Project managers use communication to lead and to motivate their team, to delegate responsibility to all involved in the project, and to report back to project sponsors and all stakeholders. Communication is the majority of a project manager’s job, so every project manager must learn how to communicate successfully.
Develop your communication plan
Just like every other aspect of your project, you must make a communication plan. However, it cannot be a one-size-fits-all. Communication plans must be adapted to each of your different stakeholders because they encompass different: audiences, communication formats and timing, and impacts on the project. Each of these factors must be considered in your plan.
Therefore, creating a plan for stakeholders could include a number of tools. The first is a grid that groups stakeholders across a number of characteristics like format, their ranking vis-a-vis other stakeholders, or their level of involvement in the project. Once you put all of your stakeholders into a grid, you could then develop a specific communications plan for each group based on the degree of management each requires.
A second tool is to create a chart entitled RACI which means Responsible, Accountable, Consulted, and Informed. Set up a table that lists out every task to be done and each of the stakeholders. Assign each task and action to a stakeholder communicate the chart so that every task is covered.
Once you have your plan, you need to give some thought to the different types of communications you will need. It is useful to think about the three main stakeholder groups as communication streams.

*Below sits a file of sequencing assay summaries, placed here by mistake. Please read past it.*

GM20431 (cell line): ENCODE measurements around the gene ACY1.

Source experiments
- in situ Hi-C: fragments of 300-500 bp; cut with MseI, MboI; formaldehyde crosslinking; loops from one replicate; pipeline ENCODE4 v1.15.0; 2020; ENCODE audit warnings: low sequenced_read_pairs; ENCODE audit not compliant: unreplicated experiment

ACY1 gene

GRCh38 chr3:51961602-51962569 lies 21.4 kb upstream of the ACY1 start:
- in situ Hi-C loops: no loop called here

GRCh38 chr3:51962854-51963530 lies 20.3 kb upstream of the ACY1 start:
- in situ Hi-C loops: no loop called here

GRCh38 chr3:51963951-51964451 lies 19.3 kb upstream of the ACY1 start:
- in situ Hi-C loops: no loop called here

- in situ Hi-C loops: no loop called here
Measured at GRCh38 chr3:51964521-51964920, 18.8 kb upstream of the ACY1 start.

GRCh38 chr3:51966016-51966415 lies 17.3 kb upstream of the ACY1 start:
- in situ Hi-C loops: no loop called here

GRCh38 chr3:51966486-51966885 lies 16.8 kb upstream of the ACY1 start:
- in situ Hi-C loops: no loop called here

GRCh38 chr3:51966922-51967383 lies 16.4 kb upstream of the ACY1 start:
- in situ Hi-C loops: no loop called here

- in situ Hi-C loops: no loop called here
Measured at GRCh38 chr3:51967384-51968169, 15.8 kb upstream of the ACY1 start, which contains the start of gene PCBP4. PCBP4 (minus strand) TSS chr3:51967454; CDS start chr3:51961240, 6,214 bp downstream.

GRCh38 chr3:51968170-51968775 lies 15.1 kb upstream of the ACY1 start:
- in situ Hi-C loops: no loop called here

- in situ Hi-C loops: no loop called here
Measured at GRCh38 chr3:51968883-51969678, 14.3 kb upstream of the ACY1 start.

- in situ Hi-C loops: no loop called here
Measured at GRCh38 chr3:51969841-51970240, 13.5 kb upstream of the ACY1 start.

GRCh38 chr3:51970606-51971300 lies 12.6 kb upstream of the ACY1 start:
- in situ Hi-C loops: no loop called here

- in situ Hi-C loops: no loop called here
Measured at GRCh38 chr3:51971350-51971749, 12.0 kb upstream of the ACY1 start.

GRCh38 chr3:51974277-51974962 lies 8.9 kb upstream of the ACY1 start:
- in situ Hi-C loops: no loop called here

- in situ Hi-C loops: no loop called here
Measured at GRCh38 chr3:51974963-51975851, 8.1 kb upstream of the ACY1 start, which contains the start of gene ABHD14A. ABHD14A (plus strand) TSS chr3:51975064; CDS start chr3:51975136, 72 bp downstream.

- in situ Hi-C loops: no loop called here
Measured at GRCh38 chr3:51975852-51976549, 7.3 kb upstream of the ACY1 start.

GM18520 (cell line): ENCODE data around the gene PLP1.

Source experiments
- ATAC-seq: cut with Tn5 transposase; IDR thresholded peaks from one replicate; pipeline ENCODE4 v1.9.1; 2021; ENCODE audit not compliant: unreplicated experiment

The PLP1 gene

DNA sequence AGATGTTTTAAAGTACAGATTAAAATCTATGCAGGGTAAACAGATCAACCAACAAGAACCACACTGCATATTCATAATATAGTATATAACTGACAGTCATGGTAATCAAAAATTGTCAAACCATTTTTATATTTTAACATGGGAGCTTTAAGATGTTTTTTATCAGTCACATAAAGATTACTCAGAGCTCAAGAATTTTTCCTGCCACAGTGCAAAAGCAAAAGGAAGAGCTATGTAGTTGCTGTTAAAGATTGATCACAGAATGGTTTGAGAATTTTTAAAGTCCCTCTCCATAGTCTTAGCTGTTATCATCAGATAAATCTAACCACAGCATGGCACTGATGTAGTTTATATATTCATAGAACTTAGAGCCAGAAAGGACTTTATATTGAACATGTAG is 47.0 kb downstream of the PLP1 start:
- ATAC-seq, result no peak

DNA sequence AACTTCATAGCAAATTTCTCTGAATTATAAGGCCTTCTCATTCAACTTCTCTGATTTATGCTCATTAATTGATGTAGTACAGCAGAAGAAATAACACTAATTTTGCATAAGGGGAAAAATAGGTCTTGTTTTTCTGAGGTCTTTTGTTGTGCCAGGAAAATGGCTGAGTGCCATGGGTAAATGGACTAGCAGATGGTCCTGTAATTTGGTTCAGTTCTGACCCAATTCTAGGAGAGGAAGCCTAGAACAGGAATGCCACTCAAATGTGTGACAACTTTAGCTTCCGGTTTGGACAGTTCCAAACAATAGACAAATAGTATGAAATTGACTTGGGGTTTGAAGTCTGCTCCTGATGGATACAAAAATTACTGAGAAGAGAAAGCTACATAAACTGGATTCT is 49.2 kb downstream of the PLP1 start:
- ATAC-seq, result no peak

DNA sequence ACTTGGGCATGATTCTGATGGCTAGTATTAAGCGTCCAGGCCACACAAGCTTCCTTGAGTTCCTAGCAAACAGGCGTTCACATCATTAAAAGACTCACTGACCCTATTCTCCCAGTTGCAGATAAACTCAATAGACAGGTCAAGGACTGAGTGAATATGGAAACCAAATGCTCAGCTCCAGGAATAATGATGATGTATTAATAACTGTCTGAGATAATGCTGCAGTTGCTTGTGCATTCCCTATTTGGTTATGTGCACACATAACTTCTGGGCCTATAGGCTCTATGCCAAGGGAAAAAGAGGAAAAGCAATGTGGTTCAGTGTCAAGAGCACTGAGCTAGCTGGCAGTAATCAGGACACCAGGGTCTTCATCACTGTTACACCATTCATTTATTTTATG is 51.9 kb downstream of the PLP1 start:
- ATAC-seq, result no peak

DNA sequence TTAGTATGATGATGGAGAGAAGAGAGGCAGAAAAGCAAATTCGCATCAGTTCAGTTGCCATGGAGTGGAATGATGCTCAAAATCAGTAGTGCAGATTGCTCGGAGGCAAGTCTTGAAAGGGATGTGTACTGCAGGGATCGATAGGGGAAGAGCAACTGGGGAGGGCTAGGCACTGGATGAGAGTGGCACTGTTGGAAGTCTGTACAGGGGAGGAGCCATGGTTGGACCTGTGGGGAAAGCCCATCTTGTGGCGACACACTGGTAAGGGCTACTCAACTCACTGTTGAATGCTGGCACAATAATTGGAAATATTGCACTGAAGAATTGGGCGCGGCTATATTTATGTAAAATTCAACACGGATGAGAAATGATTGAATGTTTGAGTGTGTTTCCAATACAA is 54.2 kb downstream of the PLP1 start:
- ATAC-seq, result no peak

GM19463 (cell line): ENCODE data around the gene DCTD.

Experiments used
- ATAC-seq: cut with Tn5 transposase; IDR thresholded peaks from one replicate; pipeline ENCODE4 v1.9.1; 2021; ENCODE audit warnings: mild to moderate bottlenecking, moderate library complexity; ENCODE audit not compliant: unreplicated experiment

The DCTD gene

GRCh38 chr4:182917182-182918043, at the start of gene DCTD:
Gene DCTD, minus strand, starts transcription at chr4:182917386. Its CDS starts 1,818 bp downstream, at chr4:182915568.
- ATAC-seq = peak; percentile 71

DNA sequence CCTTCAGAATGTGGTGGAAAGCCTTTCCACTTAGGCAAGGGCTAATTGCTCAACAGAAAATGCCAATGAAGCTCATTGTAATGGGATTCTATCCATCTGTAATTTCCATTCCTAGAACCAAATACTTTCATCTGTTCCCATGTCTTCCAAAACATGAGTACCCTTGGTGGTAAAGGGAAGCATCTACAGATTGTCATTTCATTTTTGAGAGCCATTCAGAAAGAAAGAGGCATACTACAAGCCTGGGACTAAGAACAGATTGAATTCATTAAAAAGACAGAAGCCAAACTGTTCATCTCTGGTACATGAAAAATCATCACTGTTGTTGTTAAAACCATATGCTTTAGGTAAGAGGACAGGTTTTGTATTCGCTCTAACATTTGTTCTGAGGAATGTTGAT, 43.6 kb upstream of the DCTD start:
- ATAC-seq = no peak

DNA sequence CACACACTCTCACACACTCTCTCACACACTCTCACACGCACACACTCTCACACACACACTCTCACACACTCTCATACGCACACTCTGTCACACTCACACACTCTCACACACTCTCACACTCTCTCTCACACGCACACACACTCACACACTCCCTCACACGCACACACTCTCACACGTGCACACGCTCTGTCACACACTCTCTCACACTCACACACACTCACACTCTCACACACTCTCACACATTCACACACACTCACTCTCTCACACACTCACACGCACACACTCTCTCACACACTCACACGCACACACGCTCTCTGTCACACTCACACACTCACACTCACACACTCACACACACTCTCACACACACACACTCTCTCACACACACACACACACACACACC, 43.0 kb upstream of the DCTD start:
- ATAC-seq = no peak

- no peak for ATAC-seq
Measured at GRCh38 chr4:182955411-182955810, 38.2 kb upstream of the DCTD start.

There are two streams of communication that project managers have to master: one to senior management, a second to their team, and a third to project sponsors. Each stream requires different tasks, tools and skills to make a project run smoothly.
Communicating to senior management
The first is the communication stream to senior management. This is a crucial area of communication because it will help to solidify their support for the project and therefore enforce the changes that the project will make, shoring up the probability of success.
All communications with senior management will surround the project ideas and o remind them of the importance of the project and progress being made. Expect to send them many status reports, particularly as the project outlines shift and change.
Communicating to and with your team
The second is the stream of communication with your team, which can begin even before the full team is in place. By staring early, you will ensure that all team members are on your list and they can help to participate in building the initial communications plan. It is that communications plan which will be used as the basis for project communications, and will evolve as the project moves forward.
Regular communication will include updates on the project as well as the information necessary for them to meet their goals. You will to assign work, along with clear and precise expectations of when each task is to be completed. As well, your team needs feedback on how they are doing, the team and project as whole, and for motivation. Without simple and clear instructions, the project can quickly go off track.
Studies show that one out of every five projects fails because of ineffective communications. By applying these effective communication skills, you can avoid becoming a statistic, too.